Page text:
Not bottom of the table, but certainly bottom of the class. A squad filled with giants capable of smashing 100-metre sixes and bowling 90+ mph, the Windies let themselves down badly at this tournament. An opening annihilation of Pakistan promised much, but – scintillating centuries from Carlos Brathwaite and Nicholas Pooran aside – they failed to show the required application. Andre Russell's fitness issues caught up with him midway through the tournament, while 39-year-old Chris Gayle's intention to reverse his retirement looked a mistake. It is time to blood some fresh talent.

AFGHANISTAN (10th, W0 L9)
RATING: D

They may have finished as the only side without a point, but it is not all doom and gloom for Afghanistan. The tournament's lowest-ranked team improved as the campaign progressed, giving India and Pakistan almighty scares in agonisingly narrow defeats. A change of captaincy shortly before the finals, as well as knee-injury victim Mohammad Shahzad arguing against the decision to send him home and Aftab Alam's banishment for a disciplinary violation, will certainly have proved unwelcome distractions. The next World Cup in sub-continental conditions will surely suit a side with four years' more experience.

After five arduous weeks, the Cricket World Cup group stage has reached its climax and four teams are left standing.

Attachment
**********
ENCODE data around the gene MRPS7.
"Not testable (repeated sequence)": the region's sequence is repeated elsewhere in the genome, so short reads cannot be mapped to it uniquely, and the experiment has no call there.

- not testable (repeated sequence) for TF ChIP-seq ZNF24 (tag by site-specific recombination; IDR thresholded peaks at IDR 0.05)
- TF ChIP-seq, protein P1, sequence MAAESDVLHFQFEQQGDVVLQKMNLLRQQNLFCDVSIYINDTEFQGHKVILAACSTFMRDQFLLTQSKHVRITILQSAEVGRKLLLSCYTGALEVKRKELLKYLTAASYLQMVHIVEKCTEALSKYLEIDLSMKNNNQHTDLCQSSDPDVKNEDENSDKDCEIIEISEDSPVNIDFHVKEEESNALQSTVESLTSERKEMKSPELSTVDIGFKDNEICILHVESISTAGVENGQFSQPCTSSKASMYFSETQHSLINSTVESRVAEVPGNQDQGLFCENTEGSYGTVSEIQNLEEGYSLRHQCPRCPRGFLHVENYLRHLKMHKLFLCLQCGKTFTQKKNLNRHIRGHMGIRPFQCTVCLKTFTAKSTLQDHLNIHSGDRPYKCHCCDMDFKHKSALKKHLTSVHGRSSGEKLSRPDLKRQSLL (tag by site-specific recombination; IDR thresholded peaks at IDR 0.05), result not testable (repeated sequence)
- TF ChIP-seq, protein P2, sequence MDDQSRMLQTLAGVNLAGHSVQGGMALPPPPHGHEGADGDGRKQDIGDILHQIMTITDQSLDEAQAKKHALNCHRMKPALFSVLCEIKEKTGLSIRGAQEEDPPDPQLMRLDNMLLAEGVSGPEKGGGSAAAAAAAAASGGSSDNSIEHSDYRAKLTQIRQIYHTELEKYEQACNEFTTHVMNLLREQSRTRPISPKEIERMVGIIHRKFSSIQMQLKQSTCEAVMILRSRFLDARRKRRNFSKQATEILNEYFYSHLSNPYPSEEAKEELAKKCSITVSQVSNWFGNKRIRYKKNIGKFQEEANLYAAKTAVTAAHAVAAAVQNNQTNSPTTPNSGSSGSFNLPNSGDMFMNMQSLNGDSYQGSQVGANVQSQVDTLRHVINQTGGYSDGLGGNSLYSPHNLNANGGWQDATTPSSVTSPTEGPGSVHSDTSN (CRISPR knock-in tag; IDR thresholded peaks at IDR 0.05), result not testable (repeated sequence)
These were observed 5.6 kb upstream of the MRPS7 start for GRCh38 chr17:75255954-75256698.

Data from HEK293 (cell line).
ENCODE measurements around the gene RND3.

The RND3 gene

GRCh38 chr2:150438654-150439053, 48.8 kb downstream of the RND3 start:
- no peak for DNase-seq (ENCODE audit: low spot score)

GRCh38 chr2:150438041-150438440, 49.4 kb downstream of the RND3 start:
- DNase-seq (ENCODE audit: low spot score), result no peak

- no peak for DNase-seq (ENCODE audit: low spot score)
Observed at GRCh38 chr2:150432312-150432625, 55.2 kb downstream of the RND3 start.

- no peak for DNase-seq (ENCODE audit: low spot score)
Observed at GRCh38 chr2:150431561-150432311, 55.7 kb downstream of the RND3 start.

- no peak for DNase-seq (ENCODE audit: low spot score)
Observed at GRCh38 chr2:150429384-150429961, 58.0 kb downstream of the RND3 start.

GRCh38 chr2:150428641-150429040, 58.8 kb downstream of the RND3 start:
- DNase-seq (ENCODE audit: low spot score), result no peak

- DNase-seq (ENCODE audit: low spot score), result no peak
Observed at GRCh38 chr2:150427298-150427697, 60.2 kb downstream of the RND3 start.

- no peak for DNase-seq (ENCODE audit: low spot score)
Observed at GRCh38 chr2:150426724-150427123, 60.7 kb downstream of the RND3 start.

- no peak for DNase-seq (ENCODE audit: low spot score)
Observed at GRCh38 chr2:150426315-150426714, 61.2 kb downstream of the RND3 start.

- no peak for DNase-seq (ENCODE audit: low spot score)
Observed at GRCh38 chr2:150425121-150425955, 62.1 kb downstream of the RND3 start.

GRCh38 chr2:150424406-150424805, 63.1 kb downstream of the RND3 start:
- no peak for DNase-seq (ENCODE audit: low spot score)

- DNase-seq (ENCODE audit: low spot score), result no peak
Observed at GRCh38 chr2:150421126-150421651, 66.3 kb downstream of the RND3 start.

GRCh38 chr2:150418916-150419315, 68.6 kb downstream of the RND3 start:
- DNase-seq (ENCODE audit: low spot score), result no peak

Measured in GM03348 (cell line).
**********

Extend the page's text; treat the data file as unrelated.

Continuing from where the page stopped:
Hosts and pre-tournament favourites England briefly flirted with a disappointing early exit before rallying to beat India and New Zealand and reach the last four.

Lying in wait are old rivals Australia at Edgbaston on Thursday, while India and New Zealand will do battle first in Manchester in two days' time.

But before we sit back and take in the final acts of a hugely enjoyable tournament, let's review the thrills and spills (and a couple of comedy moments) of an enthralling group stage.

 

Rihanna delights in Durham

Over a decade ago, Rihanna's smash hit 'Umbrella' enjoyed an extended stay at the top of the UK album charts but there was no need for the brollies at Durham as West Indies faced off with Sri Lanka.

Unfortunately, the Barbados-born popstar saw the Windies beaten by 23 runs, but there was a tearful reunion with assistant coach Roddy Eastwick – a former school teacher of Rihanna's. 


Bees create buzz at The Riverside

An unbroken 175-run stand between Hashim Amla and Faf du Plessis stung Sri Lanka at The Riverside.